- Then, there were the free give-aways. Imagine my delight in bringing home a John Piper book of 800 pages “21 servants of Sovereign Joy”. After every session, there were pallets of books given away – one for each participant. When you come with me next time, leave room in your travel bags for books. Americans are very warm-hearted and generous hosts.
To be sure, if you wanted to, you could pick apart the concept of spending so much money to go to America for a week’s study leave. You could criticise the expense and say, “you’re better off staying at home and reading a book”.
If it was your mind to – you could bemoan the plenary nature of all the sessions and prefer more intimate discussion groups and work stations. You could wince at the American flavour of things (but wait, it is IN America!), or the chumminess of the key speakers as they make a few ‘in-house’ folksy reflections that arise from their camaraderie. But I choose not to. I’ve booked the week 13 – 17 April 2020 to go again (that’s the week immediately following Easter) – will you JOIN ME?
See the Together for the Gospel website: t4g.org – all the messages are there for downloading.
As iron sharpens iron, so one man sharpens another. Here are stories from other pastors whose church elders sent them away this year …
Banner of Truth
Rev Bob Thomas writes … Conferences and conventions play an important role in the life and work of the Christian Church. Pastors who were the victims of a theologically liberal education can have their faith restored and rebuilt as well‐informed, committed and faithful speakers deliver addresses covering a wide range of Biblical, theological, historical and practical topics.
In the course of reporting on various conferences and conventions I attend as many as I can, especially the Belgrave Heights Convention in Melbourne each Christmas and Easter, the Oxygen Conference in Sydney organized by the Katoomba Christian Convention for Gospel workers and the Banner of Truth Ministers’ Conferences. This latter one is my favourite because Banner gave me my theological education through its vigorous publication program and their conferences anchor the teaching in the books to the practicalities of pastoring. An added bonus is that it is the only conference I go to where Presbyterians predominate, although it is always good to see a fair smattering of fellow Presbyterians at the others as well.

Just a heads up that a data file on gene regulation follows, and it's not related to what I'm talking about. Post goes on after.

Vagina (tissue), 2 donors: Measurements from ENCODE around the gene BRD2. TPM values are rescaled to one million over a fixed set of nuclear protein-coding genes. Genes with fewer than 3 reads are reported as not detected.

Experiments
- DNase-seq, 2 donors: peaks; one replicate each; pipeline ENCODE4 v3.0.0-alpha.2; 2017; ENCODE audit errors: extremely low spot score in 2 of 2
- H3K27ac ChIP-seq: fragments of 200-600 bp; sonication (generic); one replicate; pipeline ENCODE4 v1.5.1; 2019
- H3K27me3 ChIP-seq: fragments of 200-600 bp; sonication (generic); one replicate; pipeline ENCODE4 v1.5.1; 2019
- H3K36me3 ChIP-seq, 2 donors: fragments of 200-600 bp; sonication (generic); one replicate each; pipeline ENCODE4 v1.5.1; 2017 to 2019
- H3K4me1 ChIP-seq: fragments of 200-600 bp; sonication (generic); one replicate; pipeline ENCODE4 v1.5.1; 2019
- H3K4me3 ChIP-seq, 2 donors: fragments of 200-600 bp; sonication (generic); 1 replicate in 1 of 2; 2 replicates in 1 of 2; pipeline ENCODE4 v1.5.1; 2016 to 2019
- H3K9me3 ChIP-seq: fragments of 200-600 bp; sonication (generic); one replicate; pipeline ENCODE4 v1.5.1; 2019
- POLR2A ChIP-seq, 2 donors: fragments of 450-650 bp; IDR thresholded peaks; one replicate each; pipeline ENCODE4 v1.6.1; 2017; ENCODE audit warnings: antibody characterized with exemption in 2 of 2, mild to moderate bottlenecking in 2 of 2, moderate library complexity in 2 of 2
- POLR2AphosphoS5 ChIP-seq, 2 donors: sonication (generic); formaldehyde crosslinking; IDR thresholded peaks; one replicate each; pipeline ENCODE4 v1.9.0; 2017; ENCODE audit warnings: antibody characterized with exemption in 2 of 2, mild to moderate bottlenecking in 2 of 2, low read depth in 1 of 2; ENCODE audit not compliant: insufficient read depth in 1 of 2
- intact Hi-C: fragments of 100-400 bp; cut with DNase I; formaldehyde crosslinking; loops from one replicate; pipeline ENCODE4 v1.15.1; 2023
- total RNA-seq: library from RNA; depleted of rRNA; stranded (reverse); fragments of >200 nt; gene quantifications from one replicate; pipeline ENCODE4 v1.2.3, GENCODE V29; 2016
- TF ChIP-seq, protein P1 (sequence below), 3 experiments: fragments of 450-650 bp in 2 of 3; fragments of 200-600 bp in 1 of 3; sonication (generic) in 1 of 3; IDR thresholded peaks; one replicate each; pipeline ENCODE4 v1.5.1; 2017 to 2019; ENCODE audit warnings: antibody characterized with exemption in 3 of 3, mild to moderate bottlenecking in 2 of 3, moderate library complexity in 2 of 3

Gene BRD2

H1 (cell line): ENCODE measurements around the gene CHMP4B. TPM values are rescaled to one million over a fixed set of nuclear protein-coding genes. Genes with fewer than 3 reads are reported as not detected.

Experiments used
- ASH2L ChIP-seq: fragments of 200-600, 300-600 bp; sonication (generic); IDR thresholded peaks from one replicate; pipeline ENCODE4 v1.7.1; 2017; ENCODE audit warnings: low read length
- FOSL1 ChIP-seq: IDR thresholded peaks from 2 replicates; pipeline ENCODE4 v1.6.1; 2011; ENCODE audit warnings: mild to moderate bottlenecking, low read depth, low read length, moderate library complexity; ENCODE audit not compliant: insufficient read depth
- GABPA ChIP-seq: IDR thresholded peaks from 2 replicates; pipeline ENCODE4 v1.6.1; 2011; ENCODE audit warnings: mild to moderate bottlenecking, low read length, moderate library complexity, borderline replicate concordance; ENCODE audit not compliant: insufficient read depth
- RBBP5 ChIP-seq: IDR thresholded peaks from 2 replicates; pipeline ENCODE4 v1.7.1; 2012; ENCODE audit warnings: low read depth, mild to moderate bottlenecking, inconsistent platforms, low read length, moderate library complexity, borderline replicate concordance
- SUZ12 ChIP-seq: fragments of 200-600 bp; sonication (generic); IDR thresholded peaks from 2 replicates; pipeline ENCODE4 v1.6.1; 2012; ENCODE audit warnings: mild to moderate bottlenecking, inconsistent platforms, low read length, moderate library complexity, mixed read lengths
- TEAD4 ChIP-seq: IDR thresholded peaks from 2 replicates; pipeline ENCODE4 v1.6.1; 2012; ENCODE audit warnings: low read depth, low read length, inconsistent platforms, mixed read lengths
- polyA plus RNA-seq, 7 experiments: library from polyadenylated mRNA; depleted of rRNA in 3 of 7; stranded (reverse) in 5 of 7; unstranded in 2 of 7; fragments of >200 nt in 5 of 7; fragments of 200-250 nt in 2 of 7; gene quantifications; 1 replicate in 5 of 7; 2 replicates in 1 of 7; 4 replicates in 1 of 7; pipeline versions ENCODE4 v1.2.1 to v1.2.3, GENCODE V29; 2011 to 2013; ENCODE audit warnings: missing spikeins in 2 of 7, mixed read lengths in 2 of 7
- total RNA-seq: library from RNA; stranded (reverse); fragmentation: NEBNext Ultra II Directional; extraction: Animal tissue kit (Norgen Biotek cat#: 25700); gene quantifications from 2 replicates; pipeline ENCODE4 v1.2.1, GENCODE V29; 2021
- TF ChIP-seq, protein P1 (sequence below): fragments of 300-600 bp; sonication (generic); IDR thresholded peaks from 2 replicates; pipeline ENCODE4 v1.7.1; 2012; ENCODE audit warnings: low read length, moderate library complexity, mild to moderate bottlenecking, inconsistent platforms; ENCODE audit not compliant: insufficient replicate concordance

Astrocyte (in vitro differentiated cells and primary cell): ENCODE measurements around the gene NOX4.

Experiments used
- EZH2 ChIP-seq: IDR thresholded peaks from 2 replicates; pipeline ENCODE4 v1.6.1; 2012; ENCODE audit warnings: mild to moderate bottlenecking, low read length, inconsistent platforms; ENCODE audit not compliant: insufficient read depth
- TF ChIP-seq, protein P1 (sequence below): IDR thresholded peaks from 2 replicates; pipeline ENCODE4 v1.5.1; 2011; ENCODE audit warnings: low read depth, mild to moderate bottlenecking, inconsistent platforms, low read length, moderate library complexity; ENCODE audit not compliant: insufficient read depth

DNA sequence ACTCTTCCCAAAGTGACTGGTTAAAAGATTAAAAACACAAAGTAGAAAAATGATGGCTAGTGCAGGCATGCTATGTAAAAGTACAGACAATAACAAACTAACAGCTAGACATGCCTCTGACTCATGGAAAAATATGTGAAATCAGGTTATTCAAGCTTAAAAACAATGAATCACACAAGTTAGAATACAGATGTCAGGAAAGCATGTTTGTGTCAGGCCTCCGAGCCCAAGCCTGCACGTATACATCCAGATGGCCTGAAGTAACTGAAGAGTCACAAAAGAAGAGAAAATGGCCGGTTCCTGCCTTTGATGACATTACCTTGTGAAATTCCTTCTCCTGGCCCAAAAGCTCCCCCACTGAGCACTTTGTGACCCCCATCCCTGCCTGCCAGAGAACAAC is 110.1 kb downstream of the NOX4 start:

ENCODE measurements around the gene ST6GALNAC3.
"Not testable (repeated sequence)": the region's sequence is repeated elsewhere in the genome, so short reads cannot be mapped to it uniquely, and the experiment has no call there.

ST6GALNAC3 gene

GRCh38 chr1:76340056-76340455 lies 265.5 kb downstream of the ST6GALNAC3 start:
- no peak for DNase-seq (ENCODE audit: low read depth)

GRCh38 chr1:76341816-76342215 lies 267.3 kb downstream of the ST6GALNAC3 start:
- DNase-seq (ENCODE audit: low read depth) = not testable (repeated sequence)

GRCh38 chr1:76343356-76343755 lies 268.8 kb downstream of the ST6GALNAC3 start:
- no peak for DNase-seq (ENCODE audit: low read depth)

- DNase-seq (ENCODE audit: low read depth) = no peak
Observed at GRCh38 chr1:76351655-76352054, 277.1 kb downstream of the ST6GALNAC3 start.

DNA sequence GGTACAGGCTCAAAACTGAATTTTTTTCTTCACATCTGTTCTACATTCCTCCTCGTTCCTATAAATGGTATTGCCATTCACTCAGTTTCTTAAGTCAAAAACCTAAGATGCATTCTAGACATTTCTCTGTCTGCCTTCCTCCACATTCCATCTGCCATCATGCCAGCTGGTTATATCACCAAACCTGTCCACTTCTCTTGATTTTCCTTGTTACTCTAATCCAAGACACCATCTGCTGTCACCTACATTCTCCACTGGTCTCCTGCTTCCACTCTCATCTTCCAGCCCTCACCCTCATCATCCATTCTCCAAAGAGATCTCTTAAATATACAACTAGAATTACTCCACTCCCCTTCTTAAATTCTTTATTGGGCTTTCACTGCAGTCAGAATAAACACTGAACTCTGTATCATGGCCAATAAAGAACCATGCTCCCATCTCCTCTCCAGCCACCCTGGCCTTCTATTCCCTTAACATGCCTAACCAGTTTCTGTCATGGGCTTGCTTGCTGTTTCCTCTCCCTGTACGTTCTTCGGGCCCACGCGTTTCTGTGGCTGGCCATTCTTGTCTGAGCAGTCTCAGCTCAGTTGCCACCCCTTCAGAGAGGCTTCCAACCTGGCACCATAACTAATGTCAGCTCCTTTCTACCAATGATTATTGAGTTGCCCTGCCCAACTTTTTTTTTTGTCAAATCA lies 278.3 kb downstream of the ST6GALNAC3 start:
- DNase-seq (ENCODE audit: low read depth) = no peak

I encourage ministers (with the help and encouragement of their Sessions and Boards of Management, for whom a refreshed minister is a good investment) to attend at least one conference each year.
Rev Barry Oakes writes … Oxygen 2018 provided a great opportunity for Suzanne and I to get away as a couple, to be ministered to, and to ‘refill the tank.’ We met old friends and made new friends over the four days. In addition to the plenary sessions, there was a wide selection of masterclasses and topical talks. Suzanne enjoyed the ministry of Nancy Guthrie and Jen Wilkin.
I particularly appreciated the ministry of Sam Chan (who dragged himself out of hospital), Michael Ramsden, who widened our vision the power of the gospel in the hardest places, and Jared Wilson. Jared, now with Midwestern Baptist Theological Seminary, shared from his ministry experience in large and small churches, city and rural. He was a great encouragement to me and many others as he shared some of his story, his struggles and insights, and God’s grace in it all.
Rev Adam Humphries writes … I attended the three-day Team Pastoring conference which was held at EV Church in Erina, NSW. The conference has the aim of “stirring and equipping church leaders and their teams to build grounded and growing churches.” The particular focus this year was “volunteer revolution”.
Lots of helpful, biblical material was presented on how to recruit and equip teams for church ministries (e.g. music, welcoming, outreach, bible study groups). I was encouraged by the model because it moves away from roster filling or ticking off tasks and instead fosters discipleship, community and ownership. This empowers the church body to use their gifts (Ephesians 4) and enables the minister to focus on his role of prayer and preaching (Acts 6).
I recognised more than a dozen people from the Presbyterian Church of Australia there. As the conference combines with the Multiply conference next year to become “Reach Australia” I pray that there will be even more Presbyterians attending in 2019.
Give your pastor a break and send him away. As iron sharpens iron, so one man sharpens another.
John P Wilson